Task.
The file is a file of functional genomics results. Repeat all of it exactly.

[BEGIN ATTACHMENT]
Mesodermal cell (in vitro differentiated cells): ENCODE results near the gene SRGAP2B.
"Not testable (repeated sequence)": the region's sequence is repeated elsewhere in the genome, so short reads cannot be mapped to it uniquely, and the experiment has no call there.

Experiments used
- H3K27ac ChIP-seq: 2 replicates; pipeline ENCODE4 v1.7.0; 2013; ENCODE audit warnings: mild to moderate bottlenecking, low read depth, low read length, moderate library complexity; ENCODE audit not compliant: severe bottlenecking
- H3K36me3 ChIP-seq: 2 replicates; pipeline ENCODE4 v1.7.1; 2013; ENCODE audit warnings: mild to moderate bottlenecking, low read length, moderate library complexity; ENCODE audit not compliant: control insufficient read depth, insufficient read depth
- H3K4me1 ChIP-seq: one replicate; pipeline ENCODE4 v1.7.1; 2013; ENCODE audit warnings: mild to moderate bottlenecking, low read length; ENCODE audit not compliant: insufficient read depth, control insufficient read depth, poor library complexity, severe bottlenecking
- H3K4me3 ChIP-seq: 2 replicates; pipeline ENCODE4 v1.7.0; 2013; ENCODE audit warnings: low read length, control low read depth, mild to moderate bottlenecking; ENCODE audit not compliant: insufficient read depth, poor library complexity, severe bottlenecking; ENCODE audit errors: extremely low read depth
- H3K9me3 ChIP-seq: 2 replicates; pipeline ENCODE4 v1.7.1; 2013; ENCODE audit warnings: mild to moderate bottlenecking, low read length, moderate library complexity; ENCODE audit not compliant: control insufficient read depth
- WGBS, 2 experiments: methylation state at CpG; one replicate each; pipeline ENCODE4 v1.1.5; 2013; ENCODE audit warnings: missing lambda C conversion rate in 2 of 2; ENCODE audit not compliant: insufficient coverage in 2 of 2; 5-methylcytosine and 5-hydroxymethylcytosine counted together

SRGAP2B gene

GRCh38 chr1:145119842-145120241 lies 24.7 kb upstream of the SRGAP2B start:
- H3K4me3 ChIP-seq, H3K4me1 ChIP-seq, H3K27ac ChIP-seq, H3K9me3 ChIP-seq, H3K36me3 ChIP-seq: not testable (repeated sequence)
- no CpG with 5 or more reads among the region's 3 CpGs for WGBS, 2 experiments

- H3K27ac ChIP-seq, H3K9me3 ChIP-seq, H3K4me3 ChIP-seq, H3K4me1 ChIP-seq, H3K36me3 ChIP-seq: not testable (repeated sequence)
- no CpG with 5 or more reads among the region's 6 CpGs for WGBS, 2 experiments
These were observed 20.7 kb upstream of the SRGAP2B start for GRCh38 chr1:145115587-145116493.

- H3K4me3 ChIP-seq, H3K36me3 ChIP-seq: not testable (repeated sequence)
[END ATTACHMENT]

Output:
Mesodermal cell (in vitro differentiated cells): ENCODE results near the gene SRGAP2B.
"Not testable (repeated sequence)": the region's sequence is repeated elsewhere in the genome, so short reads cannot be mapped to it uniquely, and the experiment has no call there.

Experiments used
- H3K27ac ChIP-seq: 2 replicates; pipeline ENCODE4 v1.7.0; 2013; ENCODE audit warnings: mild to moderate bottlenecking, low read depth, low read length, moderate library complexity; ENCODE audit not compliant: severe bottlenecking
- H3K36me3 ChIP-seq: 2 replicates; pipeline ENCODE4 v1.7.1; 2013; ENCODE audit warnings: mild to moderate bottlenecking, low read length, moderate library complexity; ENCODE audit not compliant: control insufficient read depth, insufficient read depth
- H3K4me1 ChIP-seq: one replicate; pipeline ENCODE4 v1.7.1; 2013; ENCODE audit warnings: mild to moderate bottlenecking, low read length; ENCODE audit not compliant: insufficient read depth, control insufficient read depth, poor library complexity, severe bottlenecking
- H3K4me3 ChIP-seq: 2 replicates; pipeline ENCODE4 v1.7.0; 2013; ENCODE audit warnings: low read length, control low read depth, mild to moderate bottlenecking; ENCODE audit not compliant: insufficient read depth, poor library complexity, severe bottlenecking; ENCODE audit errors: extremely low read depth
- H3K9me3 ChIP-seq: 2 replicates; pipeline ENCODE4 v1.7.1; 2013; ENCODE audit warnings: mild to moderate bottlenecking, low read length, moderate library complexity; ENCODE audit not compliant: control insufficient read depth
- WGBS, 2 experiments: methylation state at CpG; one replicate each; pipeline ENCODE4 v1.1.5; 2013; ENCODE audit warnings: missing lambda C conversion rate in 2 of 2; ENCODE audit not compliant: insufficient coverage in 2 of 2; 5-methylcytosine and 5-hydroxymethylcytosine counted together

SRGAP2B gene

GRCh38 chr1:145119842-145120241 lies 24.7 kb upstream of the SRGAP2B start:
- H3K4me3 ChIP-seq, H3K4me1 ChIP-seq, H3K27ac ChIP-seq, H3K9me3 ChIP-seq, H3K36me3 ChIP-seq: not testable (repeated sequence)
- no CpG with 5 or more reads among the region's 3 CpGs for WGBS, 2 experiments

- H3K27ac ChIP-seq, H3K9me3 ChIP-seq, H3K4me3 ChIP-seq, H3K4me1 ChIP-seq, H3K36me3 ChIP-seq: not testable (repeated sequence)
- no CpG with 5 or more reads among the region's 6 CpGs for WGBS, 2 experiments
These were observed 20.7 kb upstream of the SRGAP2B start for GRCh38 chr1:145115587-145116493.

- H3K4me3 ChIP-seq, H3K36me3 ChIP-seq: not testable (repeated sequence)